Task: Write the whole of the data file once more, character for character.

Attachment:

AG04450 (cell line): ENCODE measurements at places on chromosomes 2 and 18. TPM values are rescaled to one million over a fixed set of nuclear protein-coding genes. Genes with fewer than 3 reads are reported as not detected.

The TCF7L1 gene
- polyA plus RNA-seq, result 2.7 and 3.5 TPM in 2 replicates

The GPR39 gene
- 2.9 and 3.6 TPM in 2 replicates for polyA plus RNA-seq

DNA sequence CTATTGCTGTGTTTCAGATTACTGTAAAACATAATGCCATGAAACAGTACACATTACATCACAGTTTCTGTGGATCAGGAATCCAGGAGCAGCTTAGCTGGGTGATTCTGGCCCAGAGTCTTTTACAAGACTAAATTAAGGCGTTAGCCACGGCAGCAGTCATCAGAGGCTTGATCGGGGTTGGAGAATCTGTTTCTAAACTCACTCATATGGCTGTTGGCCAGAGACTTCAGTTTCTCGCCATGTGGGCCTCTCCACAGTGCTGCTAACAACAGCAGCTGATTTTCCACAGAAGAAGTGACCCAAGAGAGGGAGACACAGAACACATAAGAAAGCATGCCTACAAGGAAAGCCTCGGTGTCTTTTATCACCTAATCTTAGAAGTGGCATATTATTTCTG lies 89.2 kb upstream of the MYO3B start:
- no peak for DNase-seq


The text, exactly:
AG04450 (cell line): ENCODE measurements at places on chromosomes 2 and 18. TPM values are rescaled to one million over a fixed set of nuclear protein-coding genes. Genes with fewer than 3 reads are reported as not detected.

The TCF7L1 gene
- polyA plus RNA-seq, result 2.7 and 3.5 TPM in 2 replicates

The GPR39 gene
- 2.9 and 3.6 TPM in 2 replicates for polyA plus RNA-seq

DNA sequence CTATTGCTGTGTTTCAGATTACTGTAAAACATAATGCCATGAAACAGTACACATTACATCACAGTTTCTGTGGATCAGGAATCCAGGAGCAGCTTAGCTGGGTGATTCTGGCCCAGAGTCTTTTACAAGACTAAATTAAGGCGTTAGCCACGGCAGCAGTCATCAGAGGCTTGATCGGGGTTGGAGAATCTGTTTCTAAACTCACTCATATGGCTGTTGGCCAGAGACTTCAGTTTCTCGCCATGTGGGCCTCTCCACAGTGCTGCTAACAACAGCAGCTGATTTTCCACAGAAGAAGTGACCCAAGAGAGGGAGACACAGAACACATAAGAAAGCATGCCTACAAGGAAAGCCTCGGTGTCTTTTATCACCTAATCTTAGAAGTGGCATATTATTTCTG lies 89.2 kb upstream of the MYO3B start:
- no peak for DNase-seq